At the age of 15, Logan Frisby, now a sophomore studying mechanical engineering, spoke at the funeral of his best friend, Robert.
“He was the kind of kid who could walk into a room and no matter how you’re feeling, you would be smiling by the end of it. From ear to ear,” said Frisby. “He would just do something to you, and there was just something about him.”
In 2013, an exchange student, known by his American friends as Robert, decided to end his life. He left his family and friends behind to grieve.
“I was 15, and I had to share how I knew him in front of his parents who flew from China, since he was a foreign exchange student,” Frisby said.
Frisby later discovered that his friend, Robert, was gay and had been put in a mental institution while living in China for this reason. Frisby said that after Robert made it to America, he experienced freedom and acceptance that was unavailable to him in China.
Robert’s friends and family assumed he ended his life because he did not want to return to the oppression he once felt. The details of Robert’s life were revealed only after his death, leaving Frisby and others feeling like they could have helped more.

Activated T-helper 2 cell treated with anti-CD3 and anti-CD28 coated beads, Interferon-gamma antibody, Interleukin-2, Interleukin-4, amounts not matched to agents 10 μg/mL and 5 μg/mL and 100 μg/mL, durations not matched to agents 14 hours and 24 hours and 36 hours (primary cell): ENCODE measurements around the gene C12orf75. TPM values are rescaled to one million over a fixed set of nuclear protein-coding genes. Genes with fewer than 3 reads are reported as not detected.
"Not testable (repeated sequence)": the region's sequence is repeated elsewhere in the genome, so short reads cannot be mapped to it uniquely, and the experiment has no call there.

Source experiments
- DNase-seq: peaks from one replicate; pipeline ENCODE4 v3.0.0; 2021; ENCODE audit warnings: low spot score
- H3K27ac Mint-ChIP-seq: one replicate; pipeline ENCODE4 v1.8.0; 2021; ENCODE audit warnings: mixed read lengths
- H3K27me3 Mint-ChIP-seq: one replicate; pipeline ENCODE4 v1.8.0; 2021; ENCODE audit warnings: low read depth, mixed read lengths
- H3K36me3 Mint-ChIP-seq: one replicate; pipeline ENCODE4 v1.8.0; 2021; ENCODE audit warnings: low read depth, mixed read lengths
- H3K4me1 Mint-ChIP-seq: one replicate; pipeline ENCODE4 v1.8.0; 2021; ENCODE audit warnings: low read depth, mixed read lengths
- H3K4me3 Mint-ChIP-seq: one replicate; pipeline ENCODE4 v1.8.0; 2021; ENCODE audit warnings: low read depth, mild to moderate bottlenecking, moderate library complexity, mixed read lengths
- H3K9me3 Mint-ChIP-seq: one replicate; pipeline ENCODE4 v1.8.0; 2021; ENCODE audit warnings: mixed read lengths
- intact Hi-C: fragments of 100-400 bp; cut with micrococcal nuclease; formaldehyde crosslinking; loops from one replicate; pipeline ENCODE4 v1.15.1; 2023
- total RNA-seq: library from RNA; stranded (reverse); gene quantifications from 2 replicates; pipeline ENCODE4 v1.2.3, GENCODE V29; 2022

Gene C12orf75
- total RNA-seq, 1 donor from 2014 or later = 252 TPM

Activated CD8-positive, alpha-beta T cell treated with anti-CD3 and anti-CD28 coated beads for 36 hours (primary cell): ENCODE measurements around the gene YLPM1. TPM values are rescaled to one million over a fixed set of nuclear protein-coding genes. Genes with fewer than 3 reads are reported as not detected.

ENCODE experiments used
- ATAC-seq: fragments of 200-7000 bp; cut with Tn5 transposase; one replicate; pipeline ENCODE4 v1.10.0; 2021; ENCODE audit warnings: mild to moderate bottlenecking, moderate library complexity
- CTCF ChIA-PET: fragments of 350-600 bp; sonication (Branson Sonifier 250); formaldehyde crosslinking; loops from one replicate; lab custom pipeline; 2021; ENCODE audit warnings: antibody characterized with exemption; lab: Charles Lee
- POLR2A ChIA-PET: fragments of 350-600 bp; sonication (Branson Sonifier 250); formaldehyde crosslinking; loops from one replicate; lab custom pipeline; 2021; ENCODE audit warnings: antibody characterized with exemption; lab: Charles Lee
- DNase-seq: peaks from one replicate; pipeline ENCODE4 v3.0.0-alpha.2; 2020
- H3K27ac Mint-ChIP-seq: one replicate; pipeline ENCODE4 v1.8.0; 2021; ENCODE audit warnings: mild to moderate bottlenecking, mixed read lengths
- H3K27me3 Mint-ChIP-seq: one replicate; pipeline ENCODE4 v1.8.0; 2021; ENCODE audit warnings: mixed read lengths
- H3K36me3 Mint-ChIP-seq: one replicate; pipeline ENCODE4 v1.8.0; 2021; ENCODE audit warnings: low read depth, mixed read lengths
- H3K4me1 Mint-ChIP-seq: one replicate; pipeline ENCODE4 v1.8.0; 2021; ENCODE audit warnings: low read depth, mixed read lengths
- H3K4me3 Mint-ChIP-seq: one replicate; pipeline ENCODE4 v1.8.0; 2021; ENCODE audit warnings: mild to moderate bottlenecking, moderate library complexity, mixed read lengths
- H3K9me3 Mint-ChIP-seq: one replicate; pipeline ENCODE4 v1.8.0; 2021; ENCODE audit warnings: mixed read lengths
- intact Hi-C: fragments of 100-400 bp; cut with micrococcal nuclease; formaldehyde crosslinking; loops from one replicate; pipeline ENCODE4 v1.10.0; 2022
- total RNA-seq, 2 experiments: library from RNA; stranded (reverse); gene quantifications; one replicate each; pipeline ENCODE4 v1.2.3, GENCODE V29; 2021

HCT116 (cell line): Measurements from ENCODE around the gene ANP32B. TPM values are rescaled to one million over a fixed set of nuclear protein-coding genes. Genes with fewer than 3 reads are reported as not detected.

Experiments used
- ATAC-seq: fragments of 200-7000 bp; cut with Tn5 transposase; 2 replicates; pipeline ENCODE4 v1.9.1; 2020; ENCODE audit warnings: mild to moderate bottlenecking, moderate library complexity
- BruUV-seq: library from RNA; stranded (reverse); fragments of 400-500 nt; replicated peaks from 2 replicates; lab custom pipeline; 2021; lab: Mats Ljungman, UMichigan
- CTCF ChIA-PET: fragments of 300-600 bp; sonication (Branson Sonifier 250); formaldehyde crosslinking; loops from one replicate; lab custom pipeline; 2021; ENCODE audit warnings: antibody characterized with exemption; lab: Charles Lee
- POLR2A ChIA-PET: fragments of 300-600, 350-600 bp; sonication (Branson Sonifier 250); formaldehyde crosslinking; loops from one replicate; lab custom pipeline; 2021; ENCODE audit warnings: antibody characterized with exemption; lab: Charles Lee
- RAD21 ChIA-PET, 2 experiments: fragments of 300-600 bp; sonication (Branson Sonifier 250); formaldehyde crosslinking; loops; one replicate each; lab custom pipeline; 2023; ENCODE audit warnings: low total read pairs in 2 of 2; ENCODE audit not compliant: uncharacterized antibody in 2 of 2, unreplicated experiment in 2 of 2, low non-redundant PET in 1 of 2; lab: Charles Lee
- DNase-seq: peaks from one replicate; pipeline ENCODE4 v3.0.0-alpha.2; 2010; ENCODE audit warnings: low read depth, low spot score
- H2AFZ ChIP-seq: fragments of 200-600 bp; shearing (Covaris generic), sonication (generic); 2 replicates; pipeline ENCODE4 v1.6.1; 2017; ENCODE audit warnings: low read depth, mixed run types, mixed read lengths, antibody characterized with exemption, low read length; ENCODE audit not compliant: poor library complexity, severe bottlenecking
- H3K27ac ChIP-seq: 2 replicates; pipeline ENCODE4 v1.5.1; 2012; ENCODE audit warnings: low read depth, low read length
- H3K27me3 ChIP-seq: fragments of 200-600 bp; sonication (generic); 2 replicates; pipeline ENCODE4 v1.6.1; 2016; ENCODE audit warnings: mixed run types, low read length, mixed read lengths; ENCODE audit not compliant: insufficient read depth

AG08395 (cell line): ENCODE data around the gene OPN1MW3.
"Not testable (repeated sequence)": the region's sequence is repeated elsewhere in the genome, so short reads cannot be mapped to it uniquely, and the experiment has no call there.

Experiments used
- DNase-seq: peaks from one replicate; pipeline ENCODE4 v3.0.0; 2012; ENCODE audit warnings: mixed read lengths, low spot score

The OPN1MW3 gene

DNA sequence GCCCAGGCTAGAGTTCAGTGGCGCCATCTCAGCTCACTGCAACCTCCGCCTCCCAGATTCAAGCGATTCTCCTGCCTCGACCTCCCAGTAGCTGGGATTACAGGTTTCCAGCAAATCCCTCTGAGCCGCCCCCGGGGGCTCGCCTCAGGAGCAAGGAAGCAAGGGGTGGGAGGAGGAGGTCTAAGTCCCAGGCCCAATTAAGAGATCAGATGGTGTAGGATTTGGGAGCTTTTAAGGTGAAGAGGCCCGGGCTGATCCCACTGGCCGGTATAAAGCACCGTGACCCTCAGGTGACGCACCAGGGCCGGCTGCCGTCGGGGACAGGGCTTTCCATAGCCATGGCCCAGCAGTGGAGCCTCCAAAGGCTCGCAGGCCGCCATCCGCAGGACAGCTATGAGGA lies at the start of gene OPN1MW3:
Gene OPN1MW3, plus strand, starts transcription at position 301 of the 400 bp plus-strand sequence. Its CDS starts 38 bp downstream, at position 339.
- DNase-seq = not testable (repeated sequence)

Frisby spent months with a counselor looking for reasons why this event took place. He eventually realized that no matter what information he discovered, he needed to understand he did all he could to help his friend.
“It’s not your fault,” Frisby said. “No matter what you think you could’ve done, they had made their mind up that they were going to try. That was the hardest thing for me to understand at the time. Honestly, just help them know that you’re there. Because, you can say something a million times, but if you prove that you’re there it means so much more.”
Since this experience, Frisby has become a lifeline for his friends and family by providing strength to those around him. Though he admits it can take a toll on his emotions, he believes it is worth it.
“It’s been seven years and I still think about him almost every day,” Frisby said. “His parents gave me a red and blue envelope with Chinese money in it, it symbolizes good fortune. I bring it around with me everywhere I move.”
With this tangible memory of his friend, Robert, Frisby continues to maintain the positive outlook this experience helped him discover.
“This life is not meant to be lived alone. We meet each other for a reason,” Frisby said.